The New York Times: vinos (españoles) para quedarse en casa

Seis vinos españoles, un tinto, un fino, dos blancos y dos cavas, forman parte de las recomendaciones “para quedarse en casa bebiendo” que se venden en Estados Unidos por debajo de 14 euros (15 Wines Under $15 Inexpensive Bottles for Stay-at-Home Drinking). La selección ha sido realizada por Eric Asimov crítico de The New York Times. 

El autor del artículo define a estas marcas como deliciosas y asegura que tienen una excelente relación calidad-precio. Todas las que aparecen en la lista, que no está ordenada, tienen la virtud de hacer disfrutar. Y también, conseguir que algunas comidas y algunos momentos resulten mejores. Hasta es posible -concluye- que consigan dibujar una sonrisa en alguien que la necesite. 

Loxarel Amaltea Penedès Cava Brut Nature 2016
This is fresh, dry sparkling wine, appropriately herbal and citrus-flavored, but with unexpected depth and a toasty, yeasty undertone. Loxarel uses only the traditional cava grapes, xarello (Loxarel is an anagram), macabeu and parellada, grown biodynamically or organically. There’s a lot of mediocre cava around, but this superb bottle stands out. 

Bohigas Cava Rosat NV
It’s nice to have a rosé sparkler as well, and this copper-colored example from Bohigas is excellent, rounder and a bit fruitier than the Loxarel, with which it offers a nice contrast. This rosat, the Catalonian form of rosado, which itself is the Castilian word for rosé, is made from trapat, an indigenous Catalonian grape, with a touch of pinot noir. It’s refreshing, and you could drink it as an aperitif, but it would go well with food, too.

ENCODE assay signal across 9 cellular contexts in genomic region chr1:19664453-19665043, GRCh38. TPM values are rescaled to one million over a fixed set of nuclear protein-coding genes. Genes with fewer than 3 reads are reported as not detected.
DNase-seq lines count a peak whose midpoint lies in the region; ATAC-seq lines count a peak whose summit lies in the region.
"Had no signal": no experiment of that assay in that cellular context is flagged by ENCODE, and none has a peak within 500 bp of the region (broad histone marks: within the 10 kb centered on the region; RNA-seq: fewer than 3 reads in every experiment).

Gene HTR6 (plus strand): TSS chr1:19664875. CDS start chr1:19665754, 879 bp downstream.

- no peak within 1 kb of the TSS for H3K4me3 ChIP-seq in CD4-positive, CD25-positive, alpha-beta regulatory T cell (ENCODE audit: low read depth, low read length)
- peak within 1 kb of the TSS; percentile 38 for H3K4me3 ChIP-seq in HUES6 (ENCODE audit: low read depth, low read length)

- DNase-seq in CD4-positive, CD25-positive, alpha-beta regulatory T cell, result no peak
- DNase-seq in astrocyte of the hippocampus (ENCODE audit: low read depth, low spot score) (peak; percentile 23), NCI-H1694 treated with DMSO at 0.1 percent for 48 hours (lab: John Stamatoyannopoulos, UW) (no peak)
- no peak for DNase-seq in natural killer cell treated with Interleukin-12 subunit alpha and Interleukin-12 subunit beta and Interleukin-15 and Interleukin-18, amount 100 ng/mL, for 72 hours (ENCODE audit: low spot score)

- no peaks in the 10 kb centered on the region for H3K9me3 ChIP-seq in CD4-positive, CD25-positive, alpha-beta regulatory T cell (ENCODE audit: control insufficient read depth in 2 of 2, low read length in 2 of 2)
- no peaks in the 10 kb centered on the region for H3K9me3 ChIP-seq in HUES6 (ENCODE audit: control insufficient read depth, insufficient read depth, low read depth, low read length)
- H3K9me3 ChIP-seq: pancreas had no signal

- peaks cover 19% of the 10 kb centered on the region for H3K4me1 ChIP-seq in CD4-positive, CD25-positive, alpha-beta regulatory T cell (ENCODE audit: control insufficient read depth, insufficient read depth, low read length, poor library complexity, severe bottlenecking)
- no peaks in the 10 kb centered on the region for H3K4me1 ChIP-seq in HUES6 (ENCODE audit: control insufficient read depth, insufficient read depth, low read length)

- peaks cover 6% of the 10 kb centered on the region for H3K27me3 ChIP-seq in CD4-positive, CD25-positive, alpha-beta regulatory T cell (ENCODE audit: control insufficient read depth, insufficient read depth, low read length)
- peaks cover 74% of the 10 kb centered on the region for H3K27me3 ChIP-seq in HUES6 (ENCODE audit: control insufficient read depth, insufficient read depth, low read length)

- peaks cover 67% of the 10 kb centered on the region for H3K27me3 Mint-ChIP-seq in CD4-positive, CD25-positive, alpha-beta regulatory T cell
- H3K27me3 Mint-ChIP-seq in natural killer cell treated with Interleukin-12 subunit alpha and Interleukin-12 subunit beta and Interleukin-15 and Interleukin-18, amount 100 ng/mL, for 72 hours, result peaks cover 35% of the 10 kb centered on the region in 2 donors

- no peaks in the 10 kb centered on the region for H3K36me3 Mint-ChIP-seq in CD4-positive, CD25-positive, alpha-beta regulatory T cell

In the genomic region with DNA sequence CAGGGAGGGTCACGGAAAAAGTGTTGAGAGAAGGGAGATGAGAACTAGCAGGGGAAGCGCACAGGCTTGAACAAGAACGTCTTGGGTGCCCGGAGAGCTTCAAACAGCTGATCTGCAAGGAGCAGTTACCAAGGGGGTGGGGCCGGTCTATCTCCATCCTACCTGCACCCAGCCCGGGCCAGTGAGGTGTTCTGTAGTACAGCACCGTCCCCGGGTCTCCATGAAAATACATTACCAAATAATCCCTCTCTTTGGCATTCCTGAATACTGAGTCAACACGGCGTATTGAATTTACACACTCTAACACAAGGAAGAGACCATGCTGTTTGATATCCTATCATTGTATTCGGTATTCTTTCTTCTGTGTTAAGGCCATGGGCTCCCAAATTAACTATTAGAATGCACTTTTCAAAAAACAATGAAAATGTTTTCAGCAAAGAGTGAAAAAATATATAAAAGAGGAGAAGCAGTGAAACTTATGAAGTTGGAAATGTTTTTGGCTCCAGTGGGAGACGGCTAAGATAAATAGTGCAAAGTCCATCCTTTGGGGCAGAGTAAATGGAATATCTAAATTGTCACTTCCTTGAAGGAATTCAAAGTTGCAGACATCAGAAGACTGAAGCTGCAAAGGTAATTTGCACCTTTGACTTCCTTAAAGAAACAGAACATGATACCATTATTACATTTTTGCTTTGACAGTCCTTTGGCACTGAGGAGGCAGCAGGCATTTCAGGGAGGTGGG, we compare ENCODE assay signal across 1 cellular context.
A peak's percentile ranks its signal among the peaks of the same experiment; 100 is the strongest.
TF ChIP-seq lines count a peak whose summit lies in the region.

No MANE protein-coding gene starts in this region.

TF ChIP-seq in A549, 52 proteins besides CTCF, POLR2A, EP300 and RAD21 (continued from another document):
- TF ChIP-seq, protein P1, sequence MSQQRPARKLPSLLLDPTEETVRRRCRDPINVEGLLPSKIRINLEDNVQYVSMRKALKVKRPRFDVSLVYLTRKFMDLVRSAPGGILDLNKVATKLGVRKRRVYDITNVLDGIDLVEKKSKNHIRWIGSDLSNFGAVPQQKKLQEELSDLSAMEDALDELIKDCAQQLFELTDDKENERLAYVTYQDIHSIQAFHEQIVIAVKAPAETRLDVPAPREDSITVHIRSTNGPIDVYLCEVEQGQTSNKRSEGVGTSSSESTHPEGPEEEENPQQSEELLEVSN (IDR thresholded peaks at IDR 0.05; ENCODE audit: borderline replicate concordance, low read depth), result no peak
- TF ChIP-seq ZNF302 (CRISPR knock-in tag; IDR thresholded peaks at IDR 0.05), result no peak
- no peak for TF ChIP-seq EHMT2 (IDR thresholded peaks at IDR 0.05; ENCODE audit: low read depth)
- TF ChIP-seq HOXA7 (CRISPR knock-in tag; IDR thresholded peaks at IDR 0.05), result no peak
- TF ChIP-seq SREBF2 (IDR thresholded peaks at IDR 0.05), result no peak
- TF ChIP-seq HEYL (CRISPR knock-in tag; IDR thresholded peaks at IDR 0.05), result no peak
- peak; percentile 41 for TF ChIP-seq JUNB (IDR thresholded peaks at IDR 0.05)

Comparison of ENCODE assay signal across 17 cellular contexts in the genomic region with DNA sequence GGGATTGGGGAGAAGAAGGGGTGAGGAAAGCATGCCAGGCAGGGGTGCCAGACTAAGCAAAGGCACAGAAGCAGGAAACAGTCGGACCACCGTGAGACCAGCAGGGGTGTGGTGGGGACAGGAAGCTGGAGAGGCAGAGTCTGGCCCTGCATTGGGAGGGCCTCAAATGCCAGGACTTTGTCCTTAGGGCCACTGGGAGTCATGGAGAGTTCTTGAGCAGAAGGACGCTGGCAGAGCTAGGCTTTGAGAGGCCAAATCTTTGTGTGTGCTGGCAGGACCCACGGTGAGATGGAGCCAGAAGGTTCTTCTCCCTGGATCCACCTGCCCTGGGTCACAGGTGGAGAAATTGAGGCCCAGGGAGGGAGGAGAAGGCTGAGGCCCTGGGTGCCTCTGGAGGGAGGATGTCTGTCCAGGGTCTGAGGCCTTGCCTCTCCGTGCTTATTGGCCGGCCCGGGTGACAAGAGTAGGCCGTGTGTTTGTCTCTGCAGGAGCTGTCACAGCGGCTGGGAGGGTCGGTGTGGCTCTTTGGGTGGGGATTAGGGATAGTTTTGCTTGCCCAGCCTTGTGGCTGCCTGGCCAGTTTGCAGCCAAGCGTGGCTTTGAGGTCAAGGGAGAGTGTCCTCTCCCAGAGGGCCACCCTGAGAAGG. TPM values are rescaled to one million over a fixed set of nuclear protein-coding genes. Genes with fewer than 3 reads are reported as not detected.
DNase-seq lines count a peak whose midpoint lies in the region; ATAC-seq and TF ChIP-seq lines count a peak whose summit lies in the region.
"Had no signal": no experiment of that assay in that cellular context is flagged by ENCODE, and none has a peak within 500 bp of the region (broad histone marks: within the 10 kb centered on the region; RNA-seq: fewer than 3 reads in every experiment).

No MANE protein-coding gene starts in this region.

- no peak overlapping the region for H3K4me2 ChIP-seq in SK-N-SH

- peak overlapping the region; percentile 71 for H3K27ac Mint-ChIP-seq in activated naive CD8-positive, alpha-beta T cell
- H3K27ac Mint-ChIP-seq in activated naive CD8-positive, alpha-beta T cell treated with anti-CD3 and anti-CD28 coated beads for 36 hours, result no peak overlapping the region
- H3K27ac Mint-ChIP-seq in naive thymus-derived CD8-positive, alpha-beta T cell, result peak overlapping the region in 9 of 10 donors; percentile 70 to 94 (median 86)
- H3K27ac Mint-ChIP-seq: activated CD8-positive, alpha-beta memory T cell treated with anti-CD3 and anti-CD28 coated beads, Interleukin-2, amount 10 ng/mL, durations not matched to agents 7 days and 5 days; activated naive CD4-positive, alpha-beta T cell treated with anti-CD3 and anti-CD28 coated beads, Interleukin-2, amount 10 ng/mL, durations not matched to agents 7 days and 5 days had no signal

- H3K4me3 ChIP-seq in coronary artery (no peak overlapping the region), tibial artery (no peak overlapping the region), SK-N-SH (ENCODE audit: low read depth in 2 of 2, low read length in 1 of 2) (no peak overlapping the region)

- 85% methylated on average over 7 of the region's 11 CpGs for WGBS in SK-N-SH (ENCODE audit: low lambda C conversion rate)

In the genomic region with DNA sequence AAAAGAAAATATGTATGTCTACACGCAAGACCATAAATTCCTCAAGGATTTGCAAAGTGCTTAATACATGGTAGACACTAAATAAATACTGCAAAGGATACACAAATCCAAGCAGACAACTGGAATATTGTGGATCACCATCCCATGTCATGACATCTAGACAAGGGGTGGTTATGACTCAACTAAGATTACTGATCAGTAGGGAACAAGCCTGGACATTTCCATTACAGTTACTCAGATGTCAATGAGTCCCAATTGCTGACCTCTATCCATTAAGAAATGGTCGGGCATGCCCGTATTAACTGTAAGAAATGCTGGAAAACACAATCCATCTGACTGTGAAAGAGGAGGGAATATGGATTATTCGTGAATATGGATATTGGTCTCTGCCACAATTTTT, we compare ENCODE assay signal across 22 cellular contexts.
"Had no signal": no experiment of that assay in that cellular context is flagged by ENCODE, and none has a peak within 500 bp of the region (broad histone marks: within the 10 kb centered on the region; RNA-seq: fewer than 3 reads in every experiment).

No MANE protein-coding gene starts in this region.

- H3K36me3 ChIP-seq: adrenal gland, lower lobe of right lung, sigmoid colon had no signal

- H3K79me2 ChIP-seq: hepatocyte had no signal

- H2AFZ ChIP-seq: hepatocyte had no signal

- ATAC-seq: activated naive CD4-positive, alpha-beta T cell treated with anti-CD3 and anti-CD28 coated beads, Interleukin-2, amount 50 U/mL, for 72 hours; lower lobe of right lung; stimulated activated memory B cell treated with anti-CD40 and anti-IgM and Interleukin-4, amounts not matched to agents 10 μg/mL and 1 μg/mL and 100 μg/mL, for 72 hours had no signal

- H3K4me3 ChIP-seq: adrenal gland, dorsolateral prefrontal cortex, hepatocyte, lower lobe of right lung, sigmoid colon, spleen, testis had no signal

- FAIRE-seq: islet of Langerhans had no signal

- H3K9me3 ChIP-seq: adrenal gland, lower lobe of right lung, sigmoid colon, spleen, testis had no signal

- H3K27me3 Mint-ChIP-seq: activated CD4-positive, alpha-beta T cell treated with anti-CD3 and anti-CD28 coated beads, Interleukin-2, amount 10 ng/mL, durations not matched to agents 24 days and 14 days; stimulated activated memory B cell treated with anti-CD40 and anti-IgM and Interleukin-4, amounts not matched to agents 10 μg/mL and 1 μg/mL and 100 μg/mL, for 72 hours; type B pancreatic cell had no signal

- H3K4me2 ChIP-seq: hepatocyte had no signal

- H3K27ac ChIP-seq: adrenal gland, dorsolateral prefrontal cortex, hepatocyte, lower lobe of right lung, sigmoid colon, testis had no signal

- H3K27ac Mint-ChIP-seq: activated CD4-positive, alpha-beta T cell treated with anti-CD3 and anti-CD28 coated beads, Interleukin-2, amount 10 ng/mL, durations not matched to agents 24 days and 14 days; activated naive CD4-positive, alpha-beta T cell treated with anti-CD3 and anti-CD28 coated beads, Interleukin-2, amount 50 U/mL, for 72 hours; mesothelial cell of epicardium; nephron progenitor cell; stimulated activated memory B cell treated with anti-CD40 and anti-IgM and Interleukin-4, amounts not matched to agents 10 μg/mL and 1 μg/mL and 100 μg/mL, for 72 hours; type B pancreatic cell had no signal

Alta Alella Alella PB 2018
PB stands for pansa blanca, which in Catalonia is another name for xarello, the leading grape in good cava. But this white gives an idea of how good xarello can be in still wines. It’s got appetizing aromas and flavors of grasses, herbs and orchard fruits. Alta Alella is just outside Barcelona, and almost adjacent to the Mediterranean.

Benito Santos Rías Baixas Albariño Igrexario de Saiar 2018
A lot of insipid albariño is out there. Those wines tend to be slightly sweet, with flavors of tropical fruits. This one from Benito Santos, made with organic grapes, is not one of them. It’s tense, alive and vibrant, floral and saline with a lively citrus tinge. When I drink this, I find myself craving oysters and clams on the half-shell.

Bodegas Ponce Manchuela Clos Lojen Bobal 2018
Of the three red grapes that have dominated wine production in southeastern Spain forever, two are now found all over the world, garnacha and monastrell. The third, bobal, stayed home as primarily the basis for indifferent wines sold in bulk. But its champions, like Bodegas Ponce, have demonstrated how good bobal can be when grown and made with care. Clos Lojen is Ponce’s entry-level wine, but it’s lively and fresh with earthy, red berry flavors. 

Pérez Barquero Verbenera Montilla-Moriles Fino NV
This wine raises several questions. Montilla-Moriles? It’s a region in the Andalucia region of Spain, not far from Jerez, and the wines are reminiscent of sherry, though the operative grape is Pedro Ximénez, not palomino, and the wines achieve 15 percent alcohol without fortification. Verbenera? It’s an imprint of Pérez Barquero, one of the region’s best producers. This wine is a superb value, dry with almond and mineral flavors, a little richer than a Jerez fino, but delicious nonetheless.
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